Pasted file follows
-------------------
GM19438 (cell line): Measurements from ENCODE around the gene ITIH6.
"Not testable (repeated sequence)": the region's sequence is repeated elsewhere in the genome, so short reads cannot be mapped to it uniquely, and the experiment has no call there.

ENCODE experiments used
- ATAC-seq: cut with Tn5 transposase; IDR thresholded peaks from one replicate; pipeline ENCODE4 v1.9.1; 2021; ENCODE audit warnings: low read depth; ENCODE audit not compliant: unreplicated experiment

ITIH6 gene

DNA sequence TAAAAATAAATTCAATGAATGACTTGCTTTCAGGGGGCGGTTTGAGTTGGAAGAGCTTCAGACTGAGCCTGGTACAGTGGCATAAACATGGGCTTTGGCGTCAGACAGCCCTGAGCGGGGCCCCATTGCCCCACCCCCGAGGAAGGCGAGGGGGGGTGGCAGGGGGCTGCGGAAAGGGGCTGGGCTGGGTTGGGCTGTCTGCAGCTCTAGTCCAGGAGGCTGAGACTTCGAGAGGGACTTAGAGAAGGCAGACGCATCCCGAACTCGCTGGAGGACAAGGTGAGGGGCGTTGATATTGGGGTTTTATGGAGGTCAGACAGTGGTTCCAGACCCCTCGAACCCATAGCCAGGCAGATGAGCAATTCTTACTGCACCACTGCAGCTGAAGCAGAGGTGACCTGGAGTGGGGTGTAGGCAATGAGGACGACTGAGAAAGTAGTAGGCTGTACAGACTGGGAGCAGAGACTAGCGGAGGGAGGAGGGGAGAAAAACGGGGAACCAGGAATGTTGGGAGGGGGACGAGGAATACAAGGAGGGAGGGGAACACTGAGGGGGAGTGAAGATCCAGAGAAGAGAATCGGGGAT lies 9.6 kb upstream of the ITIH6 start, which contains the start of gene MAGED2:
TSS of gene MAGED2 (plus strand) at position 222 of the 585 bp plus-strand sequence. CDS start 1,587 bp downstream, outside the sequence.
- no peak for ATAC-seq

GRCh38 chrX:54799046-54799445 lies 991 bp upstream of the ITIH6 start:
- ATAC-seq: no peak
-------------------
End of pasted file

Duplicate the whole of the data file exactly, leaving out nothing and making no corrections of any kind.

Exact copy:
GM19438 (cell line): Measurements from ENCODE around the gene ITIH6.
"Not testable (repeated sequence)": the region's sequence is repeated elsewhere in the genome, so short reads cannot be mapped to it uniquely, and the experiment has no call there.

ENCODE experiments used
- ATAC-seq: cut with Tn5 transposase; IDR thresholded peaks from one replicate; pipeline ENCODE4 v1.9.1; 2021; ENCODE audit warnings: low read depth; ENCODE audit not compliant: unreplicated experiment

ITIH6 gene

DNA sequence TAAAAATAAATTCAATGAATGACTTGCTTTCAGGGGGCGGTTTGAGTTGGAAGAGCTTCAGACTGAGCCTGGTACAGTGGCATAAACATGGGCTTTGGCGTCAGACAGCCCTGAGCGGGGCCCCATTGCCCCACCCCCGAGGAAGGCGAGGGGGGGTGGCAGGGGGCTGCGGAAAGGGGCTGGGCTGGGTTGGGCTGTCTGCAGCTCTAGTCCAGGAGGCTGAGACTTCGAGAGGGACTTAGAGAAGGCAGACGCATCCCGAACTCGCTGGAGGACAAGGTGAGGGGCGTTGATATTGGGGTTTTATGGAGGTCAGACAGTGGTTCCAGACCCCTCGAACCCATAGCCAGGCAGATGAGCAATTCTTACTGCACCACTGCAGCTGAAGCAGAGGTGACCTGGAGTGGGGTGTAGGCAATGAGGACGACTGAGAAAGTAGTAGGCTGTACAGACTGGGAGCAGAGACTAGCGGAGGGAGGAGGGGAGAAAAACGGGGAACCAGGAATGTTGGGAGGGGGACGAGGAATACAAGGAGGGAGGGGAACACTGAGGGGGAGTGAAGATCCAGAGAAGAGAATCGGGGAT lies 9.6 kb upstream of the ITIH6 start, which contains the start of gene MAGED2:
TSS of gene MAGED2 (plus strand) at position 222 of the 585 bp plus-strand sequence. CDS start 1,587 bp downstream, outside the sequence.
- no peak for ATAC-seq

GRCh38 chrX:54799046-54799445 lies 991 bp upstream of the ITIH6 start:
- ATAC-seq: no peak